I love hashbrowns. I always have. When I was growing up back home in GA, we didn't go out for breakfast very often. Of course, with parents who cooked like mine did, there was no need- but I never appreciated that when I was younger. When I got older and got out on my own, going out for breakfast was a special treat. Early on, before I discovered my obsession with cooking at home, I thought a great breakfast was Waffle House. My favorite breakfast at Waffle House? An American cheese omelet with white bread toast and a huge order of scattered and smothered hashbrowns. Looking back, I realize they were a greasy, gooey gut bomb- but at the time it was the greatest thing ever.
Fast forward a few years (ok- quite a few years). I am married and live in a little Colorado town where decent restaurants don't really exist. We do go out for breakfast every once in a while, but for the most part I'm happy creating amazing weekend breakfasts right in my own kitchen. But one thing hasn't changed very much- I still love hashbrowns. I finally have them down to a consistent science. If you like your hashbrowns the way I like mine- slightly crispy and charred- full of onions and mushrooms- read on and make these as soon as possible! The American cheese omelet and white bread toast are optional.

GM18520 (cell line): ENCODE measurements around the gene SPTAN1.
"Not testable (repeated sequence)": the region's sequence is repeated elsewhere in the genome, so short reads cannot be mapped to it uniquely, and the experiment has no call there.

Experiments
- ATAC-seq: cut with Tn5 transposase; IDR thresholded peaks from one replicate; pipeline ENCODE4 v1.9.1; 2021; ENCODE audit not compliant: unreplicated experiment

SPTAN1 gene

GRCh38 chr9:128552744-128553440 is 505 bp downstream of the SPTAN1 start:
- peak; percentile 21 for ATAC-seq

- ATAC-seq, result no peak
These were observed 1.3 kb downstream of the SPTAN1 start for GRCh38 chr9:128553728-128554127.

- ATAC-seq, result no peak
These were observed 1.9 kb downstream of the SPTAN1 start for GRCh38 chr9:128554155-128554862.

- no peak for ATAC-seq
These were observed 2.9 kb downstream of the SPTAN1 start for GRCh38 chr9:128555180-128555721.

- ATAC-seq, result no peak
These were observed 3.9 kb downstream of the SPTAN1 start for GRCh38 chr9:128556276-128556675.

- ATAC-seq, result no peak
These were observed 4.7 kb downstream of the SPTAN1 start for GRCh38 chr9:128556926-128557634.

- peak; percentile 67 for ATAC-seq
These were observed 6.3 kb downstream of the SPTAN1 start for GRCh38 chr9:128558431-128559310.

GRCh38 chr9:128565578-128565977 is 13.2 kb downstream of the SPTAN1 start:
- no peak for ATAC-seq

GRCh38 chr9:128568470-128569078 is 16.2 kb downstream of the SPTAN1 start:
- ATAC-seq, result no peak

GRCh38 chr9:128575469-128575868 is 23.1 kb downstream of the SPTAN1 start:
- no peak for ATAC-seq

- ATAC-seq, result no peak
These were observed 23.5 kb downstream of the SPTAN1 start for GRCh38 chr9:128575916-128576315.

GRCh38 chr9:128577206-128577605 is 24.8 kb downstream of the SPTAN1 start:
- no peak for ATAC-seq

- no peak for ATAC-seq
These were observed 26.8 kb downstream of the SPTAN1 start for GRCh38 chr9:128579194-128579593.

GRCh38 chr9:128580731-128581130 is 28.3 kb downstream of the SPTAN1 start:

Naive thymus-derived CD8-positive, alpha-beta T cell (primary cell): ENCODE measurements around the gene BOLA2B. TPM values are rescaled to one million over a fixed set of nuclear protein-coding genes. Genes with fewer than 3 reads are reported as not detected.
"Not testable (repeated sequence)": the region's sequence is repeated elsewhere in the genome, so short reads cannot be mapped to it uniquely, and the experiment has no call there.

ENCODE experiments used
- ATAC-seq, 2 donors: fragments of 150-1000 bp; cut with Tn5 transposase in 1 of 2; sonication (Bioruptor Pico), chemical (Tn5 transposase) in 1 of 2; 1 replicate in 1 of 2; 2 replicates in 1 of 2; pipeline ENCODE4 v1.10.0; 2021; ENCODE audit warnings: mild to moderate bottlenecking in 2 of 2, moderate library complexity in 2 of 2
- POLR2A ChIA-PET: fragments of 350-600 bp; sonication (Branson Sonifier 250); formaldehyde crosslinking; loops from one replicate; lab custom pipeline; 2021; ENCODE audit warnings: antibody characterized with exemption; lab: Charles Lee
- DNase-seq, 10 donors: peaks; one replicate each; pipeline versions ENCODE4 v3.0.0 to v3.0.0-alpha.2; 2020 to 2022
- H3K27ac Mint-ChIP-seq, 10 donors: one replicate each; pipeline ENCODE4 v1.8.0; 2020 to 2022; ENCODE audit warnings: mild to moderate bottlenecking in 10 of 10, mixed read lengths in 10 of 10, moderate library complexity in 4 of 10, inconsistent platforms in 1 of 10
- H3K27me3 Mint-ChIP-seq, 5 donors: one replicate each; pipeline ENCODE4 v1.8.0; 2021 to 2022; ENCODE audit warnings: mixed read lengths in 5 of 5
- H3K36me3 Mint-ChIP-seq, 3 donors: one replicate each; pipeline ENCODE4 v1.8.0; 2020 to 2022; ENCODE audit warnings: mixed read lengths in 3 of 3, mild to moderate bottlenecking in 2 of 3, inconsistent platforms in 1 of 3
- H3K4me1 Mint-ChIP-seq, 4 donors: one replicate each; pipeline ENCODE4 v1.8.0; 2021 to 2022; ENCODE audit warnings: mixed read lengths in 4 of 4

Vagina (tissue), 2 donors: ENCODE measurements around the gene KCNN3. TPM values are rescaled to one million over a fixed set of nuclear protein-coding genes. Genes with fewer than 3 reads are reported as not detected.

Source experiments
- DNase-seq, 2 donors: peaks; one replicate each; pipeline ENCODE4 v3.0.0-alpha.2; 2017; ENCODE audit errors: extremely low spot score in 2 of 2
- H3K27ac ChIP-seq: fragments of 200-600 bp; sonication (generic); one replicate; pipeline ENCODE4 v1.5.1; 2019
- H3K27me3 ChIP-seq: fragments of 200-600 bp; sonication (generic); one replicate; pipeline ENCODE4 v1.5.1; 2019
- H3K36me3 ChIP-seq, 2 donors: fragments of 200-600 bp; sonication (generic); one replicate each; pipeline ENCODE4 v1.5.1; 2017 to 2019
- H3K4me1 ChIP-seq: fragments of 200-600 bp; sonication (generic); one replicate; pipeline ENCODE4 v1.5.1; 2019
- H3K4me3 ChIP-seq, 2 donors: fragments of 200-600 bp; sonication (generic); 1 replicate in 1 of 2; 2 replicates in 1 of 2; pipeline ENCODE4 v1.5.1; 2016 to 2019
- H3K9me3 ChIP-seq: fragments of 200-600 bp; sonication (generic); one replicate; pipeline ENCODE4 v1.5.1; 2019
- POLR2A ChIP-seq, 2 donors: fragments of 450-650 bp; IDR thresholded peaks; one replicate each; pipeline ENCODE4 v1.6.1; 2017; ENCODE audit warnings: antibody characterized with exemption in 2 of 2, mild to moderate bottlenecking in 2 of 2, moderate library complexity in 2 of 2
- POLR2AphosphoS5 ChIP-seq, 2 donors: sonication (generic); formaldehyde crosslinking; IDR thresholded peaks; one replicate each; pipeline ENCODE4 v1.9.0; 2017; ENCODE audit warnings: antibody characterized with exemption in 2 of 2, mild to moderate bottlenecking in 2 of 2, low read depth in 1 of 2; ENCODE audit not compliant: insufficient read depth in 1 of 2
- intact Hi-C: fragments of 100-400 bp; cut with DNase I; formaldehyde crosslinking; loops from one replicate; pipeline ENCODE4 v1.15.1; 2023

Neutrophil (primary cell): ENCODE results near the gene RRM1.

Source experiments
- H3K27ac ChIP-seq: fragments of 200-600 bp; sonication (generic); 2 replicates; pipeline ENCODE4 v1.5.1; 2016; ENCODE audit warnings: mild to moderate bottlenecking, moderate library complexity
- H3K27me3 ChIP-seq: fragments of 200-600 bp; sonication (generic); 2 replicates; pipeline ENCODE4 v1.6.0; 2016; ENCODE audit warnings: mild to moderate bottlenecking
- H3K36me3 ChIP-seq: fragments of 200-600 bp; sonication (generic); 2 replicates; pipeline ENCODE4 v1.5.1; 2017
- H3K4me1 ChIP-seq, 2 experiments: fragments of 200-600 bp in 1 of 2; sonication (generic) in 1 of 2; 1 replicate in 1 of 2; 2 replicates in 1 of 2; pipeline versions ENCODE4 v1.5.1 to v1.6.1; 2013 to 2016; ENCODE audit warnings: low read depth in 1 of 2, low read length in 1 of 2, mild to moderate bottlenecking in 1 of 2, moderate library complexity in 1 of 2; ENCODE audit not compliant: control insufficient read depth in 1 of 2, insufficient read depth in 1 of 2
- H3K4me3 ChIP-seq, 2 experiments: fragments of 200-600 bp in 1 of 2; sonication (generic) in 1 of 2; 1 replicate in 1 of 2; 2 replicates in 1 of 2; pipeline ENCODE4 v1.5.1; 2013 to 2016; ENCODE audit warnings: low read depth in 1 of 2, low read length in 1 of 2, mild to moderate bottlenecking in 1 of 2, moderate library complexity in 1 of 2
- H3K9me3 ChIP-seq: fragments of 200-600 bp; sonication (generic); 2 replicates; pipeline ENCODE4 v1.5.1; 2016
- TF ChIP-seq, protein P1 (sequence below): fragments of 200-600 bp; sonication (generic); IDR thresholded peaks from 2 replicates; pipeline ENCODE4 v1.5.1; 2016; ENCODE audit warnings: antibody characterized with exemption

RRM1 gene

Here's the drill:
I use frozen shredded potatoes. Yes- I could grate a potato on my own, but I choose to spend my time doing other things (like eating hashbrowns sooner). I always use my daddy's cast iron skillet, because it is incredibly well seasoned and nothing sticks to it. If you have any doubt at all about yours- use a non-stick skillet. These potatoes will bond to any not non-stick surface. To clean the pan you'd have to soak it for a week.
Anyhoo- I heat up the iron skillet over medium heat and put in a good bit of olive oil and bacon drippins. While that is melting, chop up about half of a medium onion. I usually leave mine in fairly large pieces, so I know they're there. If I have mushrooms, I'll slice those and throw them in the skillet as well. You can use any veggies or leftover cooked meat you have around. After that gets to sizzling, I throw in about 4 good handfuls of the still frozen potatoes. I mix it around a little then try to leave it alone while I move on to other parts of breakfast. I want a nice crust to form at the bottom of the pan. But keep an eye on it- you don't want to flat out burn it! I use a spatula to turn large portions of them over in an attempt to preserve the crusty-charred part. When they are appropriately crusty and charred, I put the heat on low and leave them until the rest of breakfast is ready. When I plate them, I garnish with fresh chopped scallions, if I have them. I love the combination of the grilled onions in the hashbrowns with the bite of raw onion on the top.
This is one of the few dishes I honestly think I do better than any restaurant version I've ever had. When I order hashbrowns out, I am always disappointed.
I hope these turn out well for you. If you don't have the well-seasoned cast iron skillet, it really is worth the investment (and really- they aren't horribly expensive and they last forever- you'll be leaving it to some lucky person in your will).